There have been rumors that Microsoft might lower the price of Office X (currently over $400), which would help. If Apple and companies like MS can “lower the bar” to getting to Mac OS X apps, the migration rate would probably accelerate, Seppala says. Meanwhile, the developer community has largely moved on to Mac OS X, where resources and sales warranted the move.

“I don’t think that this initiative will get companies that have put Mac apps on life support to invest in OS X development, but in markets like music this will probably be moot, as users will just stick with their old systems until they die,” Seppala says. “Many musicians are on older machines anyway, as the phrase ‘starving musician’ is based largely in reality.”

As for the publishing market, he doesn’t think that’s a long term, major concern. He expects to see a Mac OS X native version of Quark XPress in early 2003.

Adam Samuels, a spokesperson for Intuit, says the company is totally behind Mac OS X and Apple’s plans regarding it. Executives are “excited about the new capabilities contained in Mac OS 10.2.”

In fact, not only has Intuit brought its popular Quicken financial application to Mac OS X, it’s planning an updated version of QuickBooks for Mac (small business accounting software) in the first quarter of next year. QuickBooks Pro Edition 5.0 for Mac will be built for Mac OS X and will also support Mac OS 9. Intuit also expects to release a new version of QuickBooks for Mac on an annual basis. All this, though Intuit ceased developing QuickBooks for the Mac four years ago, before returning to the fold in August.

“We’ve seen our customers’ interest in Mac OS X grow over the past couple of years,” Samuels says. “And Quicken 2003 for Mac is the second version to support both Mac OS X and Mac OS 9.”

Bob “Dr. Mac” LeVitus–author of 39 books (including “Dr. Mac: The OS X Files”), a computer columnist for “The Houston Chronicle,” and Apple Solution Experts Trainer for Mac OS X–is, not surprisingly, totally in agreement with Apple’s plans.

“Mac users have to, at some point, realize they have to make a choice,” he says. “Will they move to Mac OS X? Or switch to another OS? Frankly, I think for most Mac users, no matter how much they gripe about it, will be happier with OS X than XP or W2K or Linux or…”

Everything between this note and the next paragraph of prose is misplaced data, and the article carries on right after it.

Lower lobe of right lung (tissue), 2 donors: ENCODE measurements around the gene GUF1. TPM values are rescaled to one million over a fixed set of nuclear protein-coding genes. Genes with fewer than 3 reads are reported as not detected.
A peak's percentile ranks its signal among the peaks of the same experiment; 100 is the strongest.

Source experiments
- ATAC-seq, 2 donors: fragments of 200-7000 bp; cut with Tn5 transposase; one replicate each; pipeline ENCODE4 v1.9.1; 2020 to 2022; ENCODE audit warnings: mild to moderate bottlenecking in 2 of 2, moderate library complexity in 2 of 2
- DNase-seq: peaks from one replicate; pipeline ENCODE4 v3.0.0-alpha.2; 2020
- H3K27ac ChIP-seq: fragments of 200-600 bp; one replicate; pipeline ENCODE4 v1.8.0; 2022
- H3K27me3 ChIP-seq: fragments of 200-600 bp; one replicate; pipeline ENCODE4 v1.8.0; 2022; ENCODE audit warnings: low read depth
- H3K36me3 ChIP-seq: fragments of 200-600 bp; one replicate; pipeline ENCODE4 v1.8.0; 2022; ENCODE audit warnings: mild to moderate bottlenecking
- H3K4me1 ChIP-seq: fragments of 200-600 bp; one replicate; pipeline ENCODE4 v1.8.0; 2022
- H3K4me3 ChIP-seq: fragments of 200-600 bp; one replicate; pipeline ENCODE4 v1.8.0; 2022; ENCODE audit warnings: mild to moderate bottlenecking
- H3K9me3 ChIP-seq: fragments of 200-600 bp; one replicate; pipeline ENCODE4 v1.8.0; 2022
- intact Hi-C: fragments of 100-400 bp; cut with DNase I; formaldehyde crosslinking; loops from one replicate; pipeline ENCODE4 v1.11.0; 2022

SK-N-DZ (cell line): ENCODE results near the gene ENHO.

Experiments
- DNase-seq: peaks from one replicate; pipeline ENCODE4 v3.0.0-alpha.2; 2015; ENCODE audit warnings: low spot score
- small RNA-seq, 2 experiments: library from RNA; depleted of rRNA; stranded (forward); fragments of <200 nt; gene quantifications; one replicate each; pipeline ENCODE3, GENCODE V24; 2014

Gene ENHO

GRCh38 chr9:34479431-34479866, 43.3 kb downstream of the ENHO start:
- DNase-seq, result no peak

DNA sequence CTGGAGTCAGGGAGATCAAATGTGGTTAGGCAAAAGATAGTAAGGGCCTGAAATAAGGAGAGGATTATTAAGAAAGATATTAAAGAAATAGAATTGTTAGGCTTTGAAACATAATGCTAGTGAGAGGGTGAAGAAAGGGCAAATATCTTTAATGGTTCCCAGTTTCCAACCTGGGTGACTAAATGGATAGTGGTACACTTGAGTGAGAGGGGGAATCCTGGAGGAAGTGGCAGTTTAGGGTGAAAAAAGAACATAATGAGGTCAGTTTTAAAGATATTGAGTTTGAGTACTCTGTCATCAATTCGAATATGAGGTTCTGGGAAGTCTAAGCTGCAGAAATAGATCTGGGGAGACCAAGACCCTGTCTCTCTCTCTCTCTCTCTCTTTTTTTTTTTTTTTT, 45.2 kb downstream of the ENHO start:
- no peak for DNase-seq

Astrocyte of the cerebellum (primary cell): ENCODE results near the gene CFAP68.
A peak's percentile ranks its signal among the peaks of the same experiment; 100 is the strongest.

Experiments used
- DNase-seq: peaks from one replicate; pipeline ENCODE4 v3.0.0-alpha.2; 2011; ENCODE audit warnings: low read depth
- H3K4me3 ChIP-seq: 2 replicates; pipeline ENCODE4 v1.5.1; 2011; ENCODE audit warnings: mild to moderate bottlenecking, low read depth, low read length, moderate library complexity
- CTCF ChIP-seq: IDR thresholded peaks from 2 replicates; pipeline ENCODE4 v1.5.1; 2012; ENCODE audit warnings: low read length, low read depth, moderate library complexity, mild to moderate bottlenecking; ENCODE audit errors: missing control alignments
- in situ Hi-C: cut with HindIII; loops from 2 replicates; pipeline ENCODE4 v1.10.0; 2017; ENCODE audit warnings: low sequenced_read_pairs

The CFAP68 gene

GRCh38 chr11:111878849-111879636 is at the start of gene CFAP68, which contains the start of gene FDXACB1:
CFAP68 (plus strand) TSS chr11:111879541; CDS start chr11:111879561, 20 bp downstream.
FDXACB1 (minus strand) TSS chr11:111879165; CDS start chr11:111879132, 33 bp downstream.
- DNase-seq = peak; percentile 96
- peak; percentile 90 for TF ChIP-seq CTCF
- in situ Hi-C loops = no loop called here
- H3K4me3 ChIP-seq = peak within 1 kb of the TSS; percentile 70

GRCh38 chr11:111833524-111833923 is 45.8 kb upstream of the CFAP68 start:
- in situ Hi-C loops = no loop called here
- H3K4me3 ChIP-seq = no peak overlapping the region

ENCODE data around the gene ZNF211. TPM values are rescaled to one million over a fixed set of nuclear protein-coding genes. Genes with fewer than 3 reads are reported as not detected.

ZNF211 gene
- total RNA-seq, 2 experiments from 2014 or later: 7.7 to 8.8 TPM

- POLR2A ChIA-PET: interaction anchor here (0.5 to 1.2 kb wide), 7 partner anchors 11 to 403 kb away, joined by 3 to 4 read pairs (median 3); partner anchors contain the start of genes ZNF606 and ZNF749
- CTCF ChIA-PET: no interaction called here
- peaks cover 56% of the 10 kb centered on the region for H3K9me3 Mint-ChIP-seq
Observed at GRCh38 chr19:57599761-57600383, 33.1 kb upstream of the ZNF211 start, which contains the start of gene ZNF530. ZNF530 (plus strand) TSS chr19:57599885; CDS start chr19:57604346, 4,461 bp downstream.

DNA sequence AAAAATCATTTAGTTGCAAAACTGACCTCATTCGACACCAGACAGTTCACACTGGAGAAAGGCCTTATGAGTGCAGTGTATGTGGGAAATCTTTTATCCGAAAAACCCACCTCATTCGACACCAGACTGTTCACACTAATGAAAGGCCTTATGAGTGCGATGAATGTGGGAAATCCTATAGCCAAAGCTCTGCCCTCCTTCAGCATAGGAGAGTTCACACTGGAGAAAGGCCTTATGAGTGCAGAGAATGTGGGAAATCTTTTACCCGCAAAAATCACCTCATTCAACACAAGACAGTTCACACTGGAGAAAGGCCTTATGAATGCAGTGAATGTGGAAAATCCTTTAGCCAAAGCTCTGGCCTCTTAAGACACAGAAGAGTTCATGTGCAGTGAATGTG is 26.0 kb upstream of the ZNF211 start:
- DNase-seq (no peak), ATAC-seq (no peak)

For those who have lots of legacy applications, they’ll be “fine” if their programs run in Classic, he says, because the environment will be around for a good long time. The doc expects to see Classic support still in Mac OS X three years from now, even if, at that time, Macs no longer boot into Mac OS 9.

The developer community has almost all embraced Mac OS X by now, and we seem to be at the tail end of the Mac OS 9 era, LeVitus says. From here forward expect few “OS 9 only” programs released and fewer and fewer hybrid OS X/OS 9 apps, he adds. He’s not so sanguine about Quark’s lateness to the Mac OS X party.

“I think Quark blew it. They’re struggling now to stay in the good graces of the graphics community and not doing very well by most accounts,” LeVitus says. “I hear that upgrades have been selling poorly. Could it be that people want solutions that run natively in OS X? Ask Adobe. They seem to be doing quite well this time with their campaign to interest former Quark users in their InDesign solution (which is a darn good OS X program, by the way).”

Daniel M. East, president of the Mid-Atlantic Mac User Group Team and a member of the Apple Consultants Network, admits “the advancement of technologies can often leave older OS supported hardware and software behind.” However, it can be more exciting to look toward the future products and systems that are both inevitable and more profitable, he adds.

East feels that, much like those who still use a 170, 1400c, PowerComputing or IIci with 7.5.5 or 8x, if the traditional Mac operating system works for what the users require, then they’ll continue to use those products. For those who are using Mac OS 8.x or 9.x and are just procrastinating, now is the time to make the move if your hardware can support Mac OS X 10.2, he adds.

Like LeVitus, he feels that Quark is making some serious tactical blunders. “Quark XPress has been losing their footing since 9.x, and the perception seems to be that Quark couldn’t care less,” East says. “True or not, Quark will have a long and uphill climb if they wish to regain their status in the graphics community. Especially given that more and more publications and print houses are looking for AI and EPS in my experience.”

However, Robert Leeds of Power On Software, a company that makes Mac scheduling/appointment products among others, thinks it’s a mistake to drop support for Mac OS 9. After all, it seems that most of the work has been done, so maintenance should be minimal, he says. And Apple shouldn’t run the risk of frustrating Mac users who may just take a little longer to migrate, he adds.

“If the choice is to go out and buy some new machine now, there is always a possibility that a cheaper Wintel box may prevail,” Leeds says. “Certainly the new Gateway [the Profile 4] is enough of a look-alike that some users could switch to the wrong side.”

However, he acknowledged that the decision by Apple to kill Mac OS 9 is certainly beneficial to Apple and, to a certain extent, developers. It makes a number of products obsolete, but it also makes it easier to support a single platform.

“Perhaps the biggest winner will be Adobe, since they have a quality offering in the OS X page layout space,” Leeds says.